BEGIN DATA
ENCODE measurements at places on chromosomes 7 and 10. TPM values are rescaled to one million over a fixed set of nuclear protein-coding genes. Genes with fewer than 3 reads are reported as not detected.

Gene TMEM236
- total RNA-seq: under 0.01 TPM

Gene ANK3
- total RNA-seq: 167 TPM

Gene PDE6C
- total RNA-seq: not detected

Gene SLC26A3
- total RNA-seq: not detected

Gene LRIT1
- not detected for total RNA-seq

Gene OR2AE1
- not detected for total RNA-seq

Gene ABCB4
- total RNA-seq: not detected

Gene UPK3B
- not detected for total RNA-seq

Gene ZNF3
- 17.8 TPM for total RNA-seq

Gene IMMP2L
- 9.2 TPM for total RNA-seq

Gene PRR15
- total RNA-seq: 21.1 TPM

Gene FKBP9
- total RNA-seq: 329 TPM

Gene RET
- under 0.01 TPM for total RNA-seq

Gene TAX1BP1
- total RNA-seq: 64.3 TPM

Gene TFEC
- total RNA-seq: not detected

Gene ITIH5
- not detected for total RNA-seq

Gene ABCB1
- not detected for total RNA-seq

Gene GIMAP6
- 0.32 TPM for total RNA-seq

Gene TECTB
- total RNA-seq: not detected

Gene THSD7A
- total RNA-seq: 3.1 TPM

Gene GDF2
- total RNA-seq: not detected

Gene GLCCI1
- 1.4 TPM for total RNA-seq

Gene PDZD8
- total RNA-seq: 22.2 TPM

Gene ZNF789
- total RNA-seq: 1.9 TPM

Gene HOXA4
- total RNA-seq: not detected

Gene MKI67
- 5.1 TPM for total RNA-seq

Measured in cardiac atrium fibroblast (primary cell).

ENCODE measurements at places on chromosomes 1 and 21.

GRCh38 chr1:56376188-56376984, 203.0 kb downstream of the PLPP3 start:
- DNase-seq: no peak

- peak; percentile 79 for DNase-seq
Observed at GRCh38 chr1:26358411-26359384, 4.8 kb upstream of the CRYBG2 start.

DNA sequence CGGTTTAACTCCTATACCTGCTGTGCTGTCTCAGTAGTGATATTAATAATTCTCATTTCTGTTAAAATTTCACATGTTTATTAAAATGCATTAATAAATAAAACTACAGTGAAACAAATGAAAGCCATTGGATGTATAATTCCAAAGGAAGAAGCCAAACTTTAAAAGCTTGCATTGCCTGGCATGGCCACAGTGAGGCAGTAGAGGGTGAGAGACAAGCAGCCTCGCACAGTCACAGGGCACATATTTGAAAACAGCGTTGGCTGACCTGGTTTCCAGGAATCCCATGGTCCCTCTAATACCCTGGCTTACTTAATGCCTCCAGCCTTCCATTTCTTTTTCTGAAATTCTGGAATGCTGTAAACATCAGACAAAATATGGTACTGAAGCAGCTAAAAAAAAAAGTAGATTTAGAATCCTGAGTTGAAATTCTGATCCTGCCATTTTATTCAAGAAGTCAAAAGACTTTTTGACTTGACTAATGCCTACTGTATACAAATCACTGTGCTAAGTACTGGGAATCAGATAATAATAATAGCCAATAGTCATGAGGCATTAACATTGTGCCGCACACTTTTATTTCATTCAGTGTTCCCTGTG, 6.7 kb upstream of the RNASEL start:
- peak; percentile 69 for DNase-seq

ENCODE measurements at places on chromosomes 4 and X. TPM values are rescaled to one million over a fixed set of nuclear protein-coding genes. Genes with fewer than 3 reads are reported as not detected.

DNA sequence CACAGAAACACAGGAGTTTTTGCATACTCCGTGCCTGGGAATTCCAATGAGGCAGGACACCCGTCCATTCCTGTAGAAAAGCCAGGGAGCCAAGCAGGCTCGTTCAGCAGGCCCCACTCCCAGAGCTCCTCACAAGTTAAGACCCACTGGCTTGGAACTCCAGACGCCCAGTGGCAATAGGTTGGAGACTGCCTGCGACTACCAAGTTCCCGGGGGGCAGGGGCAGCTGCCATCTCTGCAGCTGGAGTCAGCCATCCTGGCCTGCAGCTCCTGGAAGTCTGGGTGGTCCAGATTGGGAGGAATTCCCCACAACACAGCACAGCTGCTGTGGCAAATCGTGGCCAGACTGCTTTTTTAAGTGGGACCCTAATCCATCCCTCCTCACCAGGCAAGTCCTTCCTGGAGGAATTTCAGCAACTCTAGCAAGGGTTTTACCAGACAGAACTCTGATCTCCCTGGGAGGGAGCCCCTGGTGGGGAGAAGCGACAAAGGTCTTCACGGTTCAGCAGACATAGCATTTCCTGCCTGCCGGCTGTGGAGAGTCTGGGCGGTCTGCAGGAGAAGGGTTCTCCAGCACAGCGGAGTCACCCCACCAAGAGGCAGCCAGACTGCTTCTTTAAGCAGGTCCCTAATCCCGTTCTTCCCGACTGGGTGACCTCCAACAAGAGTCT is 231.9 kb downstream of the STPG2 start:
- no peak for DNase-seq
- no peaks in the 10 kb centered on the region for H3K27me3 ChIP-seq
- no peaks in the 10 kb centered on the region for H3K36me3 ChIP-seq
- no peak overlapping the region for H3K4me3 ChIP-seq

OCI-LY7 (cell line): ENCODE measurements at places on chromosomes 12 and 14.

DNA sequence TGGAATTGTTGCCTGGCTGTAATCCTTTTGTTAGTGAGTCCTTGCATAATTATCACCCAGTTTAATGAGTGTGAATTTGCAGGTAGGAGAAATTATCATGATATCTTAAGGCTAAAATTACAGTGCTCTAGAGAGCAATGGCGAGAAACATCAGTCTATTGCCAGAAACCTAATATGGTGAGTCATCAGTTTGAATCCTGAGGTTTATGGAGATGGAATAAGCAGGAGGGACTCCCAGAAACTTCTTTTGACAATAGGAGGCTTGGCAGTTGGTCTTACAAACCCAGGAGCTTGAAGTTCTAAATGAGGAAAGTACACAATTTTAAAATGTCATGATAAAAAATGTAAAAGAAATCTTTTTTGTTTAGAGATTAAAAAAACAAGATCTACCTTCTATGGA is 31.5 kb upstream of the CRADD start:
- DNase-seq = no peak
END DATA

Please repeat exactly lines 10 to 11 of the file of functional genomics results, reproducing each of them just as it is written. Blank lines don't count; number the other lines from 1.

Gene LRIT1
- not detected for total RNA-seq